The end of the 70s brought about a fairly dramatic change in the PC industry. In short, the PC was going mainstream. During this year the number of PCs reached the 1 million mark. This was enough interest to get the attention of IBM who finally went to work on a PC.

Meanwhile, Hewlett Packard enters the fray with the HP-85, a calculator-like computer with a built in screen and tape drive.

Apple introduces and starts shipping the intended Apple ][ replacement, the Apple ///. This machine comes with an integrated disk drive and uses a 6502 running at 2 MHz. The machine, as originally released, has several design flaws which plague both the machine itself and its reputation until Apple gives up on this model.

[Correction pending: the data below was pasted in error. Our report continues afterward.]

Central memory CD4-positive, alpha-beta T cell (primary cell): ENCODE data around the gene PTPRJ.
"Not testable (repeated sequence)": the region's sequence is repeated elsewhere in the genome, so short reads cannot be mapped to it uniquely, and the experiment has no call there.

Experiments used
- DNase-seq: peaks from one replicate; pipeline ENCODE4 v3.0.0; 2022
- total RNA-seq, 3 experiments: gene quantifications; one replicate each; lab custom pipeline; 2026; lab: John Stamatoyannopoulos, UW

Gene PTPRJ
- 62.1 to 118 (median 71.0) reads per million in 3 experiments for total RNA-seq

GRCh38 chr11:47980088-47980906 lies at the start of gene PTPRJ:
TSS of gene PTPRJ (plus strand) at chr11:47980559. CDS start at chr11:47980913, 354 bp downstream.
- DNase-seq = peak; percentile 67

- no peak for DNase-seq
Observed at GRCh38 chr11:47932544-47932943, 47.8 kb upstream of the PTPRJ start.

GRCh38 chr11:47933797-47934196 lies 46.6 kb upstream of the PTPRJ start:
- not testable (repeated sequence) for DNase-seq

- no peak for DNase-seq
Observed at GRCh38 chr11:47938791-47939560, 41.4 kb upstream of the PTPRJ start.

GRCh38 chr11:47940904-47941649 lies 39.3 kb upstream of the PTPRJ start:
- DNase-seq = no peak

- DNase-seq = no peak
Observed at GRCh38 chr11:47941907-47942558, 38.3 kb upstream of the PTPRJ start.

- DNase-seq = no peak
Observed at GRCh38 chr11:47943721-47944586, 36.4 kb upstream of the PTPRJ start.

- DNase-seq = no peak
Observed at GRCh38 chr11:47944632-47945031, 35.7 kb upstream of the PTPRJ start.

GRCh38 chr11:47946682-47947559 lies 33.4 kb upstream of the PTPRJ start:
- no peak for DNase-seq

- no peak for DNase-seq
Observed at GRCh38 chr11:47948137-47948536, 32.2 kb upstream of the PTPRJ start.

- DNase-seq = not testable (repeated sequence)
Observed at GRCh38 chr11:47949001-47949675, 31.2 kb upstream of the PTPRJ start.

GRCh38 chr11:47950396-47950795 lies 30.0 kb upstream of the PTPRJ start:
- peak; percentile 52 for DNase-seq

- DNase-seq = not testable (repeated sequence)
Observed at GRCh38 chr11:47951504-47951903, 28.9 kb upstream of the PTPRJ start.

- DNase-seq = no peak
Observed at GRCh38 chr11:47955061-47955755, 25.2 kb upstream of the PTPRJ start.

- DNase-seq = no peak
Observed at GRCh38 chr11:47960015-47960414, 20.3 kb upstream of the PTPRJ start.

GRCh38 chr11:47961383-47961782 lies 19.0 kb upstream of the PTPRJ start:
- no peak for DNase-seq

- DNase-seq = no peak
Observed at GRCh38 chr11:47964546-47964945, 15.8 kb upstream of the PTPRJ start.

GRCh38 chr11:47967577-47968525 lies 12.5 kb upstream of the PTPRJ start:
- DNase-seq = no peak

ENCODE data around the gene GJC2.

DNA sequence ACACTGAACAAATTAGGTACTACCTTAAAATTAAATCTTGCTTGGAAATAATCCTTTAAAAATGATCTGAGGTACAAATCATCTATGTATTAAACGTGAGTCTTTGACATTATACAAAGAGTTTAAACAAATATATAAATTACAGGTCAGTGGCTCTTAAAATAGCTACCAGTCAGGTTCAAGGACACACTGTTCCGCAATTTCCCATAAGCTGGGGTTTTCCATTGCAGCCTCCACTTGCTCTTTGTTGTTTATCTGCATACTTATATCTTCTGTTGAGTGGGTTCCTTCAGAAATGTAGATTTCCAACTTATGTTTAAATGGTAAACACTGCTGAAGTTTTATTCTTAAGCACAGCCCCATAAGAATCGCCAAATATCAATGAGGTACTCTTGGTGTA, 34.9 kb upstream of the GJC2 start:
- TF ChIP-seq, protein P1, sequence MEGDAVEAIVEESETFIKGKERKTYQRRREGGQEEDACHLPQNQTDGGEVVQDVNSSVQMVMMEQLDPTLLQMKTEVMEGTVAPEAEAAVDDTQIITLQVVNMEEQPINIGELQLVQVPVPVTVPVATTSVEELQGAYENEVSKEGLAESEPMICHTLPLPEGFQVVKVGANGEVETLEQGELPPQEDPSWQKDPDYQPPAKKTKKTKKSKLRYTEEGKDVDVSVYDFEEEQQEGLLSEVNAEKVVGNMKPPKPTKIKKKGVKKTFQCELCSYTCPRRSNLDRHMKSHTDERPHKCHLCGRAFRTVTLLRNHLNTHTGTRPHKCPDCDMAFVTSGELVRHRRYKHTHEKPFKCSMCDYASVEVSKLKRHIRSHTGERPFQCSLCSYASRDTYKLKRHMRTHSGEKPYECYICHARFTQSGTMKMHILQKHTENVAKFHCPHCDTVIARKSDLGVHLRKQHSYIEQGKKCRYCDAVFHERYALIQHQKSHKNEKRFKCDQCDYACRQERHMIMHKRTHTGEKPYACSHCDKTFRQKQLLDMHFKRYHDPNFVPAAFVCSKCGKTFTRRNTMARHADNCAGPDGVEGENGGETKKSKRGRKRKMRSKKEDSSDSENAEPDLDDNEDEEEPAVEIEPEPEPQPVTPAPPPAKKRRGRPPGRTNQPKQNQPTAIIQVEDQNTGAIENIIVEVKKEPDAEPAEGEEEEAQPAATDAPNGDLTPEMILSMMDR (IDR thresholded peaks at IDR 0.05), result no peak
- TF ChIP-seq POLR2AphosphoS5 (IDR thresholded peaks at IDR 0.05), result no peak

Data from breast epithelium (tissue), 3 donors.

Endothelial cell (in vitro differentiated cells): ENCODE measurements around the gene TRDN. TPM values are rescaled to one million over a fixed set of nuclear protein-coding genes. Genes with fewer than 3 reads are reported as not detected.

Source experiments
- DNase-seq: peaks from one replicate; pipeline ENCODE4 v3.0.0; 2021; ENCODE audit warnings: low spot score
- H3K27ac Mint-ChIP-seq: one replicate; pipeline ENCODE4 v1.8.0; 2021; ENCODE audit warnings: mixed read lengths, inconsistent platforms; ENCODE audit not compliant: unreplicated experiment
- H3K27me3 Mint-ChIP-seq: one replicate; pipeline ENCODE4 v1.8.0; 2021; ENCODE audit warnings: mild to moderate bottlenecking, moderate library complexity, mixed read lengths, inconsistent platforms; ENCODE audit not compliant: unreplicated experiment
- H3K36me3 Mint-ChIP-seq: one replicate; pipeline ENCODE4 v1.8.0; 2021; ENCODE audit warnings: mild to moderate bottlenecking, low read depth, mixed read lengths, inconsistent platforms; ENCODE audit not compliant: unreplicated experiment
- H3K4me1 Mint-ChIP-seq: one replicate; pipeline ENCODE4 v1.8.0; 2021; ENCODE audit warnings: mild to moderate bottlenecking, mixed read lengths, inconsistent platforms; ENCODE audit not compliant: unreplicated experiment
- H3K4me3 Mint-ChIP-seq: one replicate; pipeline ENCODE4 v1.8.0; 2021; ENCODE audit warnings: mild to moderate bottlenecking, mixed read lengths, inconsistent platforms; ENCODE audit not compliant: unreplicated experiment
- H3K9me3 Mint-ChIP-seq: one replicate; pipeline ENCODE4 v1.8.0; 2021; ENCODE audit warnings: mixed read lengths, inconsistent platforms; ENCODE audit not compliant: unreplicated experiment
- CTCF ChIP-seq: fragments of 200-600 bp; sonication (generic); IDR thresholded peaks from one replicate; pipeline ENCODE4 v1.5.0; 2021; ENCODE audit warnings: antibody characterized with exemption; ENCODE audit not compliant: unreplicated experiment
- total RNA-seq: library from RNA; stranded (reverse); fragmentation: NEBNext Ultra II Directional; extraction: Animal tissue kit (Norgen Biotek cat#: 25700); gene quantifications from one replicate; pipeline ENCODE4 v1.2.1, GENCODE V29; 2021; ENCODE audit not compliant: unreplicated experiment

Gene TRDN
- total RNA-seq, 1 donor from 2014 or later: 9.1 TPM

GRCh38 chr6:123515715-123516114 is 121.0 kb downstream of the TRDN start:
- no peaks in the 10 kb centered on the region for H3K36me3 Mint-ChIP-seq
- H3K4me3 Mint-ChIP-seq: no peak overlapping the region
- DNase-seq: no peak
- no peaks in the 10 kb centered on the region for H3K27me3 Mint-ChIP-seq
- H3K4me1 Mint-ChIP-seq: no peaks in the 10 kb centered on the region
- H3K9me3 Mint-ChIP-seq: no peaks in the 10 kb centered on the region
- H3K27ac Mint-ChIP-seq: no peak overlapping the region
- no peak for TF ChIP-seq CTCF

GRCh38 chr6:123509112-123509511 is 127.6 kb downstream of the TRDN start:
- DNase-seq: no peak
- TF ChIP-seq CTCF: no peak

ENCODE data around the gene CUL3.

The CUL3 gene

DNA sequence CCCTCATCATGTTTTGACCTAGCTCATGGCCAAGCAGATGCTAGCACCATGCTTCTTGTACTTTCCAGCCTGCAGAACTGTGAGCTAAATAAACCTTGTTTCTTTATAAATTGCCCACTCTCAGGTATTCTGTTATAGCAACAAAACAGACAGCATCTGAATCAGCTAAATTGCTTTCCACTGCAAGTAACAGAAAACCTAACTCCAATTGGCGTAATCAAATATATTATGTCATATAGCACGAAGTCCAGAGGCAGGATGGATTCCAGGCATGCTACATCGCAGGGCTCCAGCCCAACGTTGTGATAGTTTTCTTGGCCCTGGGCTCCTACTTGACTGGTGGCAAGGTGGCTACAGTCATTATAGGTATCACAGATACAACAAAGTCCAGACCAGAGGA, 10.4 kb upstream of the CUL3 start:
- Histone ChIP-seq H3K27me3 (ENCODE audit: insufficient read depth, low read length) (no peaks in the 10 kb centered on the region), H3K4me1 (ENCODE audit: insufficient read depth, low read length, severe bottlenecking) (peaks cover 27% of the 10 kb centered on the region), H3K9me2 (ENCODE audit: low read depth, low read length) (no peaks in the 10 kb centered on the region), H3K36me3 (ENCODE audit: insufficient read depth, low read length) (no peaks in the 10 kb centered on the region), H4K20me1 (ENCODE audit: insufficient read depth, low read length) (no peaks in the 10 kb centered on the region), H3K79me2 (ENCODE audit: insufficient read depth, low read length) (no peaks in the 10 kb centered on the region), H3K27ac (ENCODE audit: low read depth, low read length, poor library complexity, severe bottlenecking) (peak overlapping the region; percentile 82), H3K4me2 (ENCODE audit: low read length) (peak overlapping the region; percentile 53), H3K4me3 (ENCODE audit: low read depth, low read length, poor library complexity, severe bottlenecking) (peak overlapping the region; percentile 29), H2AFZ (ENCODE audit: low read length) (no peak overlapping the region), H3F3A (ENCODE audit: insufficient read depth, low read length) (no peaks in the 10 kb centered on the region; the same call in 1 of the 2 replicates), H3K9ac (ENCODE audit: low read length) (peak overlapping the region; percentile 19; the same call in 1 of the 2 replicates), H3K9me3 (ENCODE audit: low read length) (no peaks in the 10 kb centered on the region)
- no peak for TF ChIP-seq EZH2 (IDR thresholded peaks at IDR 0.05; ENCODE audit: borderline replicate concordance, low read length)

Radio Shack capitalizes on the success of the TRS-80 Model I and releases the TRS-80 Model 3 as a replacement machine. The new computer has the same basic specifications as the Model I but houses everything in one chassis rather then the discreet components of the original.

Microsoft adds the Microsoft Softcard to its product line. The card allows an Apple II to run CP/M software and bolsters sales for both Apple and Microsoft.

By the end of the year over 500,000 PCs had been sold worldwide, doubling the number from the previous year.